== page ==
Group Gordon’s Julia Levine draws lessons from commonalities between screenwriting and PR.
Public relations shares some commonalities with other industries, including with film. Professionals in both screenwriting and PR are storytellers and, if they’re good ones, adept at communicating ideas to achieve specific outcomes. Read on for a few PR tips from the screenwriter’s handbook.
Just about the first thing you’ll learn in a screenwriting class is three-act structure, the narrative foundation dating back to Aristotle that undergirds most movies in theaters today. Creating an outline for a script sets a writer up for success, forming a roadmap that guarantees the story will have a strong beginning, middle, and end. It also makes plot holes, lack of obstacles, and other issues apparent, so that they can be fixed early on. This structure both provides a sturdy container to populate with details that bring the story to life and acts as a big picture reference in moments when the writer has to make a choice – Does a character do x or y? Should a reveal come through a flashback or dream sequence? – to ensure continuity with the character objectives and themes that drive the story.
An emphasis on structure is also instrumental to effective PR. Instead of a three-act outline, PR professionals develop a strategic communications plan that assesses where the client is, where they want to be, and how to get them there through a tailored PR program. By doing this kind of targeted planning which focuses on end goals, rather than simply executing a variety of tactics that may or may not be effective, PR professionals can optimize their efforts to maximize impact for clients. A communications plan also provides a resource to reference if crises emerge, so, if the client is faced with an unexpected challenge, rather than reacting without thinking, there is a foundation to return to in order to stay on track and strategically handle any issue that may arise.
Any good screenwriter knows that natural sounding dialogue is all about the specifics, and no two characters should sound quite the same. A character might stutter, interrupt others or be interrupted, lie, or use unusual syntax or speech patterns, just like real people. But scripts aren’t solely about dialogue. Other aspects of a screenplay are also crucial to making the story feel believable, compelling, and complete. On the page, the location, time of day, and physical descriptions of the characters, settings, and actions play a large role in how we imagine the story in our mind’s eye. Each of these details either helps create a cohesive, engaging narrative or detracts from one.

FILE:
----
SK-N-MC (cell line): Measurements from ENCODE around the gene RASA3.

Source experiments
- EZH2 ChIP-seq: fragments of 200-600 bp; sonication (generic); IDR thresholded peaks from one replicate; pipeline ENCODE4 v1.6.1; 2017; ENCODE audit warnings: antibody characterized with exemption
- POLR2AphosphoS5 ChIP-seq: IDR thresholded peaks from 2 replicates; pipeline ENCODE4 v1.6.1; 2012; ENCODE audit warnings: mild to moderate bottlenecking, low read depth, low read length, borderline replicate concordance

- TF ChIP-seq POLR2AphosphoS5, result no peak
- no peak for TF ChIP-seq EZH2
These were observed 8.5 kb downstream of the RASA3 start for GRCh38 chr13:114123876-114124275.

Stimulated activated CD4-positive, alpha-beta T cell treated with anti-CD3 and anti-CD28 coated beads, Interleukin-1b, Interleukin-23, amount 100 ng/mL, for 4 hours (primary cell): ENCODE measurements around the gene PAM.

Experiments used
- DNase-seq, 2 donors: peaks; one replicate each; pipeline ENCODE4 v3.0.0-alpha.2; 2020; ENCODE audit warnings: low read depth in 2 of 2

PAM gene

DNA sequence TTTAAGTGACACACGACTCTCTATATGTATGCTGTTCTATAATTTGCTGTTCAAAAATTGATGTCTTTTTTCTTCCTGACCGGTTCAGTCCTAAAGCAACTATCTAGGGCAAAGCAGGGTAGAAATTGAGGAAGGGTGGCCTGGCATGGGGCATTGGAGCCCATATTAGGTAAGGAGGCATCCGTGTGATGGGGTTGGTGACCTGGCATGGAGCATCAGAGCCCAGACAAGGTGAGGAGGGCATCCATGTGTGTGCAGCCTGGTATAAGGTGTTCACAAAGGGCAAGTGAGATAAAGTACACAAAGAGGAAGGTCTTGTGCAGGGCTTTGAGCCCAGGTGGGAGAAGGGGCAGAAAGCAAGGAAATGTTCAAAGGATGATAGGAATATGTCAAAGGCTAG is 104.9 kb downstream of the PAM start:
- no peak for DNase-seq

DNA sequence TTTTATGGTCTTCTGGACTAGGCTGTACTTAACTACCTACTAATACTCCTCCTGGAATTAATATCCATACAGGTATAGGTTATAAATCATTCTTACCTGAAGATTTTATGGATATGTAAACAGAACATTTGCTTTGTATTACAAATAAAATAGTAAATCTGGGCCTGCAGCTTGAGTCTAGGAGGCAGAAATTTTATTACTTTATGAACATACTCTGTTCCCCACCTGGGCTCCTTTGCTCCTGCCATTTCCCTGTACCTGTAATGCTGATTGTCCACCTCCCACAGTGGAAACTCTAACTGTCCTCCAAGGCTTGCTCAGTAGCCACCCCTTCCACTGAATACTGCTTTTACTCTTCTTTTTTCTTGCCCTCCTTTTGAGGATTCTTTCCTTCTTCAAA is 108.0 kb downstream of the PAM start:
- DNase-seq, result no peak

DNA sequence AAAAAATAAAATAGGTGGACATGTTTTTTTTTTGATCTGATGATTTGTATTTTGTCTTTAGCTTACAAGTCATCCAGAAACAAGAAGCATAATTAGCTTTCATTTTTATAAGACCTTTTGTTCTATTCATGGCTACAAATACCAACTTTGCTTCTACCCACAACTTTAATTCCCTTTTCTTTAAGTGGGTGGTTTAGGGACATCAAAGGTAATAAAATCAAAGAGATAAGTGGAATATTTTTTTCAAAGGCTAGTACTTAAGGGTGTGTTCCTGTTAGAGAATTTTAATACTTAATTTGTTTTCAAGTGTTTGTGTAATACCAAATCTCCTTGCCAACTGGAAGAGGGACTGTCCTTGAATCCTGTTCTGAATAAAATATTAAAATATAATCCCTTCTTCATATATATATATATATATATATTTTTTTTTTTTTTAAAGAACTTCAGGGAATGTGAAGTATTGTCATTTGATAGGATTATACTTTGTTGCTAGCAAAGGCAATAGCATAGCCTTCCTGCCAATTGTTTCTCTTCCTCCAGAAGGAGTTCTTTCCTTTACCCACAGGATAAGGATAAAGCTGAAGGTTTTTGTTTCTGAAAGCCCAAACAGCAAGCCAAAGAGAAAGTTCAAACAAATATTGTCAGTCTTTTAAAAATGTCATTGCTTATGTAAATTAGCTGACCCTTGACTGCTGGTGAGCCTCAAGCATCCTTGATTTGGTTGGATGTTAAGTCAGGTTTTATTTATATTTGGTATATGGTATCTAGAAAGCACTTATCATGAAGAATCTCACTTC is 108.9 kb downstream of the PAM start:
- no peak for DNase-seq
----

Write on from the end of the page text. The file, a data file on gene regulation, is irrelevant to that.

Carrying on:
Attending to the smallest details with intention is something we can bring to bear on PR work as well, whether thinking about how to share information about a client’s new program or project, how a client can offer expertise to elevate their media profile, or how to move the needle when advocating for a specific policy outcome. Once the overarching communications plan is complete, the devil is in the details when it comes to execution. The words we use to tell our clients’ stories should be clear and concise but also specific. For example, tweaking the language or subject line in a pitch to appeal to reporters on two different beats can determine whether coverage will follow or whether your email will languish in an inbox. Likewise, it is the precise details a PR professional might employ in talking points for an interview or speaking engagement that will make the client shine and bring their story to life.
Ultimately, a script is not meant to be read on a page but seen by an audience. Viewers go to the movies to be taken on an emotional journey, and the screenwriter, along with all who work on the film, are shaping that journey, moment by moment, with each choice they make. Placing a sad scene next to a happy scene might create tonal dissonance that serves the plot or might confuse audiences and jerk them out of the mood the screenwriter is trying to create. By considering how viewers will feel as they watch, screenwriters can hit their intended emotional and thematic beats in ways that affect viewers long after they leave the theater.
Screenwriting and PR both require a deep level of consideration and respect for one’s audience. Every communication, internal or external, has an origin and a recipient, and it is paramount to be mindful of who may be reading a news story, reacting to a staff email, or viewing a social post. Though it is impossible to predict exactly how a message will be received, your tone and treatment of the subject matter will affect your audiences. With all PR, especially crisis work, putting yourself in your recipients’ shoes before you hit send can be the difference between angering key stakeholders, losing their attention, or engendering goodwill and support.
Screenwriting and PR are both all about the story, and with careful planning, attention to detail, and key audiences in mind, PR professionals will be equipped to tell their clients’ stories with ease.